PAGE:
After the shots they started the extractions. It’s just a matter of lying face down then face sideways for the next hour or so. They got 3,900 grafts out of my head. Fortunately I had set realistic expectations otherwise I might have been disappointed that they didn’t get more grafts. But I was told there were hardly any 1’s and that most of the grafts were 2’s and 3’s so I figured that would make up for the slightly lower numbers. Remember anything over 3,000 grafts is considered a megasession so I was happy with that. Then a final hairline was drawn on.
Then it was time for some more shots (no pain) and they started putting holes in my head. Nothing really to report here other than being told to sit still. I sat there wondering if they had enough grafts to do the crown as well and waited patiently for holes to go in there too. They did.
Lunch time next. I ordered a pizza and fanta (I wasn’t going to challenge my dietary habits at that exact moment in time, I needed to keep my blood sugar levels up and it worked). Then it was back to surgery for the longest part - putting the grafts back in.
I don’t know how these guys have the patience to do it? 3,900 grafts that have to be inserted individually back into the head. By this stage they had changed the TV from the Discovery Channel to a music channel but apparently when you tap your feet your head moves as well. I was told to lie still. Strangely enough, when they insert the grafts back in it feels like someone is yanking a hair out.
By the end of the day you are getting a bit restless. It does goes quickly but it was good to finally have it finished with the stupid diaper wrapped around my head and back to the hotel.
I spent the rest of the evening talking to a guy from South Africa who had surgery that day as well and arranged to meet up early in the morning and went sightseeing around the historical part of Istanbul. A couple of days before I got to Istanbul there had been a terrorist attack in this area. 11 people were killed by a bomb. I had friends sending text messages asking am I really still going to go through with this? The population of Istanbul is 14 million. I calculated the risk and decided it was pretty low. In fact the risk of death by terror attack in Istanbul is only marginally greater than it is here at home in Sydney. We have some serious misconceptions when it comes to the Middle East.
While I was able to put my fear of terrorism aside, the way they drive over there is nothing short of terrifying. If there are road rules I’m not sure what they are but traffic lights seem to be optional. For every lane there is always a car in it trying to prevent cars on both sides merging into their lane even though there’s no space for them to actually do so. Pedestrians seem quite accustomed to the chaos and happy to add to it jumping between spaces and dodging cars by about a bees dick.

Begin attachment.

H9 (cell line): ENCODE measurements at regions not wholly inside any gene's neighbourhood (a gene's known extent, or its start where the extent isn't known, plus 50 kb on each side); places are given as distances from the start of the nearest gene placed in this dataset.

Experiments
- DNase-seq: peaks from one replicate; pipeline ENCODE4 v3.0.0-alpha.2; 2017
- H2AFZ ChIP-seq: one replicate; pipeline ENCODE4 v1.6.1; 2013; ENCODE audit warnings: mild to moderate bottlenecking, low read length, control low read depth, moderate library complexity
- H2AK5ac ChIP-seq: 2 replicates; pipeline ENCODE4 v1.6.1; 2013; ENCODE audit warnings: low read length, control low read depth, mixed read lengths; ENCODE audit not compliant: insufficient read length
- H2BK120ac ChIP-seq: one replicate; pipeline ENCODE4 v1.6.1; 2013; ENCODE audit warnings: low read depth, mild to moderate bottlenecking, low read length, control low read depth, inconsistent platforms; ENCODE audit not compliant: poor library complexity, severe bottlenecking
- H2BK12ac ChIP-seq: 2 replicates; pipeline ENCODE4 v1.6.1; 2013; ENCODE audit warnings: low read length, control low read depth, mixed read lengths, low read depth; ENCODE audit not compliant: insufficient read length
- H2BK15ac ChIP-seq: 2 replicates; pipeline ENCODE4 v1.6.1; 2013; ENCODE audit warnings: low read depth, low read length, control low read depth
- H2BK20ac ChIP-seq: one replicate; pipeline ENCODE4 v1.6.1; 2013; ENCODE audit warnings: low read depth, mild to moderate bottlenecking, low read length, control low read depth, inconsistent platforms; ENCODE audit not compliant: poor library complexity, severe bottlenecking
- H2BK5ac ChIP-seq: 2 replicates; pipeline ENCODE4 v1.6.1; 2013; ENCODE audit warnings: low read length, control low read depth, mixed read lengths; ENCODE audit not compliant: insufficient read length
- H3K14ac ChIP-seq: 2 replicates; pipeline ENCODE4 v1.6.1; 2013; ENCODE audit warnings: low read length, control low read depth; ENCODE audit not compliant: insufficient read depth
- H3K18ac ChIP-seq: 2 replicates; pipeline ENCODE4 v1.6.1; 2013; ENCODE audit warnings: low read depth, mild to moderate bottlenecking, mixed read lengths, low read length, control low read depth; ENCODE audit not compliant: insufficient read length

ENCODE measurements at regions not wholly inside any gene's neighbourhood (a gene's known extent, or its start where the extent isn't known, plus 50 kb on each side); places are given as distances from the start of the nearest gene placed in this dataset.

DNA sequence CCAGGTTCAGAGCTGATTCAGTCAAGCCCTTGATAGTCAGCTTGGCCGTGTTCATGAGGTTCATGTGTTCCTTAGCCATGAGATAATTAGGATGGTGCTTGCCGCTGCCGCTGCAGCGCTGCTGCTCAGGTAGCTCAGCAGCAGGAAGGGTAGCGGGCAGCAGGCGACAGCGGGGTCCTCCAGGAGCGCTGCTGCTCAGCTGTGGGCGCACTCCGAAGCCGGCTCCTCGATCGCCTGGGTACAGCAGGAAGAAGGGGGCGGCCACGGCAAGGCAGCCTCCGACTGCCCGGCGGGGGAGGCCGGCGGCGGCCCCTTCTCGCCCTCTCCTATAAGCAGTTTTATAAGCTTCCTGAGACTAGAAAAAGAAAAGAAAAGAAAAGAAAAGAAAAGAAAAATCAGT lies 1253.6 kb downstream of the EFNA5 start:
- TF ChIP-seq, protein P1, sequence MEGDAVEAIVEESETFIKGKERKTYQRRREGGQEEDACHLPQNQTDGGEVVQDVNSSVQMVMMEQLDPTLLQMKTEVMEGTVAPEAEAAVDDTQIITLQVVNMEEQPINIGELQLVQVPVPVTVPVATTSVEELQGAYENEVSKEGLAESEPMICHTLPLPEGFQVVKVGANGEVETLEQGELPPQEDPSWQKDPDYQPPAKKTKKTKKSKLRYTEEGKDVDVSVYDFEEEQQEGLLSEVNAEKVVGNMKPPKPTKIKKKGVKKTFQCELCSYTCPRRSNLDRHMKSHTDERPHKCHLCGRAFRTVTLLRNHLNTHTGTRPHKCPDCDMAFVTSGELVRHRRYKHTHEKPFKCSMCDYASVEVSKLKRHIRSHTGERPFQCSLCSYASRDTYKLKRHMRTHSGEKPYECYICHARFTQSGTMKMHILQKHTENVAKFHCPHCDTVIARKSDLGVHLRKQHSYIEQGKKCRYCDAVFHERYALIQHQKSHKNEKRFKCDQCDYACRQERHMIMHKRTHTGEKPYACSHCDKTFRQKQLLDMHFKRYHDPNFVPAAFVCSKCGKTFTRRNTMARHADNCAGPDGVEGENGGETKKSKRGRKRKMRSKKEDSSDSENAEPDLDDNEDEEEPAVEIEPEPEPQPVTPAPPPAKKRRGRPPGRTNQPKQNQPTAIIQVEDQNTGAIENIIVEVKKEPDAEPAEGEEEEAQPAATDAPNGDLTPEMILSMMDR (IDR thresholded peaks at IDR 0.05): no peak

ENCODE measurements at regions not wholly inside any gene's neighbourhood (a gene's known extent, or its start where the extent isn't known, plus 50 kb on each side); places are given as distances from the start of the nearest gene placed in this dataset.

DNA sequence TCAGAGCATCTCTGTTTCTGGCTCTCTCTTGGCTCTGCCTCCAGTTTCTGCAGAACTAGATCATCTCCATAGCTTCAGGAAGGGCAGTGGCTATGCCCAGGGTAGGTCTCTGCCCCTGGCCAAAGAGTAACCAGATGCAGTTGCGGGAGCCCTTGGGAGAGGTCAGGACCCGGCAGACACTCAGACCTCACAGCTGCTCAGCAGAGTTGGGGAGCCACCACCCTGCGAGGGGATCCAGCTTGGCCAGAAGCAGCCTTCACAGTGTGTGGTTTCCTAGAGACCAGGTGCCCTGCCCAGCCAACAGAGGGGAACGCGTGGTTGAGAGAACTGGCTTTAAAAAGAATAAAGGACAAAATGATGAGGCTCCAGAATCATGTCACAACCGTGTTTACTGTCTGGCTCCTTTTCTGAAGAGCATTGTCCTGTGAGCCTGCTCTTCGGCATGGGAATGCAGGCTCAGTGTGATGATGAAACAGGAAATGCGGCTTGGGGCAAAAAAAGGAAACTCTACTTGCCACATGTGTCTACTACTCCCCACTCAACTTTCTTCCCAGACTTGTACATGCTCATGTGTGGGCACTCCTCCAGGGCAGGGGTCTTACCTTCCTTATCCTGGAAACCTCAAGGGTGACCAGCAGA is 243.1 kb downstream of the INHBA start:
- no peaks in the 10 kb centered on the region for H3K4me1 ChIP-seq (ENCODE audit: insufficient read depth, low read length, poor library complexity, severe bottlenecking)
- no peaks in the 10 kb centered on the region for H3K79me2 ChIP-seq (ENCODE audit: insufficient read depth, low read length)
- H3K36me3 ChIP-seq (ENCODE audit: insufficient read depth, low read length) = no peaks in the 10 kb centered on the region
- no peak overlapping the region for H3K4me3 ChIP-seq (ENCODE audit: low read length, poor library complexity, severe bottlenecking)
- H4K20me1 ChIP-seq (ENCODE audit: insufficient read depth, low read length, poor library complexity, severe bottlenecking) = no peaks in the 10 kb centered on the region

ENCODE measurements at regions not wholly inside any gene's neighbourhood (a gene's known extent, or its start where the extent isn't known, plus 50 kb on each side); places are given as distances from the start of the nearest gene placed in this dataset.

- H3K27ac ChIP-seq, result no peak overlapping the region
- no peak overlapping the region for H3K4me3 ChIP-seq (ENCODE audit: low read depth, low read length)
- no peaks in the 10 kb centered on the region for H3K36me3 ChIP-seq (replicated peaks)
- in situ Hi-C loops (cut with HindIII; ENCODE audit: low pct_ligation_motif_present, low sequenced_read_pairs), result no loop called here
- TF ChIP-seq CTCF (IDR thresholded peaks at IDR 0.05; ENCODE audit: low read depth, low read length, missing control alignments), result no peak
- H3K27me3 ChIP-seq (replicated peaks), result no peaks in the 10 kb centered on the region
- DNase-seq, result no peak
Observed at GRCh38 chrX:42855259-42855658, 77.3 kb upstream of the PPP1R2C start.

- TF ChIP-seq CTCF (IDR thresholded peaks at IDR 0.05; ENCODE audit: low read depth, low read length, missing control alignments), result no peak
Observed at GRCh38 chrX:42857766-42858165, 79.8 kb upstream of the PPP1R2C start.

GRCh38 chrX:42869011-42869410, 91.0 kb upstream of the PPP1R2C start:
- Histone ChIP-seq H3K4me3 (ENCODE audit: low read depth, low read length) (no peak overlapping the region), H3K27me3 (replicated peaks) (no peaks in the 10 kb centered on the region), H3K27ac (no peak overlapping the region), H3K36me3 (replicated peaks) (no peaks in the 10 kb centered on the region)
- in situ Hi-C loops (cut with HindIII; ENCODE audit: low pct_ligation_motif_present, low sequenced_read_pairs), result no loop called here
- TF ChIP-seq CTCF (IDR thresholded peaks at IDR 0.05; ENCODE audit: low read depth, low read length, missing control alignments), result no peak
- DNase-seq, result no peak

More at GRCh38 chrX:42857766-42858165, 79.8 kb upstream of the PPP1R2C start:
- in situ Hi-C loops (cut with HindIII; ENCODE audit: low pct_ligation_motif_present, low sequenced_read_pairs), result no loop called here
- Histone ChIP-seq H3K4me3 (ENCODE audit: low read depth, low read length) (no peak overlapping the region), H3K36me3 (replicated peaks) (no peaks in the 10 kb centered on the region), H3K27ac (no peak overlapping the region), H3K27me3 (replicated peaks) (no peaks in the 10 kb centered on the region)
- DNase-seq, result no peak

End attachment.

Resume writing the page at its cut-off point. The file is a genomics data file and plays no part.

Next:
Was picked up at the hotel at 11am and it was back to the clinic to have the bandages removed. Gee that felt good. Up until then it hadn’t hurt a bit but they spray something onto the donor area which made it feel a bit sensitive and the feeling didn’t go away for several days.
From there it was to the airport, time to go home. Caught a flight from Istanbul to Doha and onto Sydney. The clinic gives you some baby shampoo and lotion plus 3 types of medication; one for pain, another to stop swelling, and another to prevent infection to be taken with food. Once the plane took off from Doha I lined up my pills. I decided to double up on the pain killers plus I added a valium and a xanax. 6 pills all up, the hostess seemed quite concerned when she gave me my meal and asked if there was anything I needed. Just a scotch and coke I said, and was fast asleep by the time I had flown over Dubai. Didn’t wake up until about 10 hours later halfway across South Australia with just an hour and a half to go.
Pre surgery photos
These are the photos Dr. Maral took before surgery.
Post surgery photos
Photos taken by Dr. Maral once the bandages had been taken off the day after surgery.
Signs of growth!
I'm nearly at 7 weeks post op. Haven't posted anything for a while mainly because there's been nothing to report. Most of the transplanted hair has fallen out and I've been waiting for some signs of growth. Well I got that today. Who in their right mind would be looking forward to getting pimples on their head? Me, cause thats the first sign of hairs trying to push their way through.
I wont attach photos - no one really needs to see that. But at least I'm not part of the 1-2% of people whose hair transplants fail to grow. I'm pretty stoked.
3 month update
It's been a while since my last update but let me tell you not a lot happens in the first three months post op other than lots of waiting while watching nothing grow. The transplanted hair falls out and the grafts go into a resting phase. You look as bald as before the transplant, in fact a little worse because some of the existing hair falls out and goes into a resting phase too. Plus you've had your head shaved and if you've never sported a number 1 all over you never really get to see how bald you really are.
So I wasn't going to do an update until I had something to show. I broke some of the rules and clippered my hair on top once to even it all up, and got rid of the grays because the only thing worse than being really bald is being really gray and bald. Neither of which do long term damage, but can delay recovery time.
Anyway, will let the photos speak for themselves. It's nice to have a hairline again where I haven't had one for many years. It's still very much early days but the next 2-3 months should see major growth. It's just a relief to know that the transplant has actually worked and I didn't get 4000 holes put into my head for nothing.
I haven’t felt any itching on top of my head like Aussie Bee has, but some pimples and stubble has replaced the toilet brush like feeling of the transplanted hair immediately after the operation. (Sorry, but it makes me think of a toilet brush, though I can assure you haven’t ever rubbed one for comparison). Will update again in a month.